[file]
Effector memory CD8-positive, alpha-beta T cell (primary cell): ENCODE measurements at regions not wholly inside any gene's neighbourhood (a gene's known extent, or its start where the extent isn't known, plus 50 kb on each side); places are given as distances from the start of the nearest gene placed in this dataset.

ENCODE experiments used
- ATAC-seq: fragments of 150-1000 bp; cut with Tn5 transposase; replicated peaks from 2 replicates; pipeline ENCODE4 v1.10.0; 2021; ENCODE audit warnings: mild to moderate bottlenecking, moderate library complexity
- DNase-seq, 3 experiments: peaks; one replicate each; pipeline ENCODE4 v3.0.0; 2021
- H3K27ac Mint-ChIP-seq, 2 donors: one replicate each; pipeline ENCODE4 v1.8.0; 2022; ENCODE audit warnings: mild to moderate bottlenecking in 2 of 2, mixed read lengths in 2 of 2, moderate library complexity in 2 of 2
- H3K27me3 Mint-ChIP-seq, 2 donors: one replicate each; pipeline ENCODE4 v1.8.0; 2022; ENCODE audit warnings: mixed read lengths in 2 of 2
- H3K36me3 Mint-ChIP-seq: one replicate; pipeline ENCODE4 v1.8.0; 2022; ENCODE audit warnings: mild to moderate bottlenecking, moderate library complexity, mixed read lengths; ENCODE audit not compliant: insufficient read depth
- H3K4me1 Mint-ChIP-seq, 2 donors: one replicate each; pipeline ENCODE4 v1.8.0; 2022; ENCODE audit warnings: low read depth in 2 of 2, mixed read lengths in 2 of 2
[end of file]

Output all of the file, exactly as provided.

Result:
Effector memory CD8-positive, alpha-beta T cell (primary cell): ENCODE measurements at regions not wholly inside any gene's neighbourhood (a gene's known extent, or its start where the extent isn't known, plus 50 kb on each side); places are given as distances from the start of the nearest gene placed in this dataset.

ENCODE experiments used
- ATAC-seq: fragments of 150-1000 bp; cut with Tn5 transposase; replicated peaks from 2 replicates; pipeline ENCODE4 v1.10.0; 2021; ENCODE audit warnings: mild to moderate bottlenecking, moderate library complexity
- DNase-seq, 3 experiments: peaks; one replicate each; pipeline ENCODE4 v3.0.0; 2021
- H3K27ac Mint-ChIP-seq, 2 donors: one replicate each; pipeline ENCODE4 v1.8.0; 2022; ENCODE audit warnings: mild to moderate bottlenecking in 2 of 2, mixed read lengths in 2 of 2, moderate library complexity in 2 of 2
- H3K27me3 Mint-ChIP-seq, 2 donors: one replicate each; pipeline ENCODE4 v1.8.0; 2022; ENCODE audit warnings: mixed read lengths in 2 of 2
- H3K36me3 Mint-ChIP-seq: one replicate; pipeline ENCODE4 v1.8.0; 2022; ENCODE audit warnings: mild to moderate bottlenecking, moderate library complexity, mixed read lengths; ENCODE audit not compliant: insufficient read depth
- H3K4me1 Mint-ChIP-seq, 2 donors: one replicate each; pipeline ENCODE4 v1.8.0; 2022; ENCODE audit warnings: low read depth in 2 of 2, mixed read lengths in 2 of 2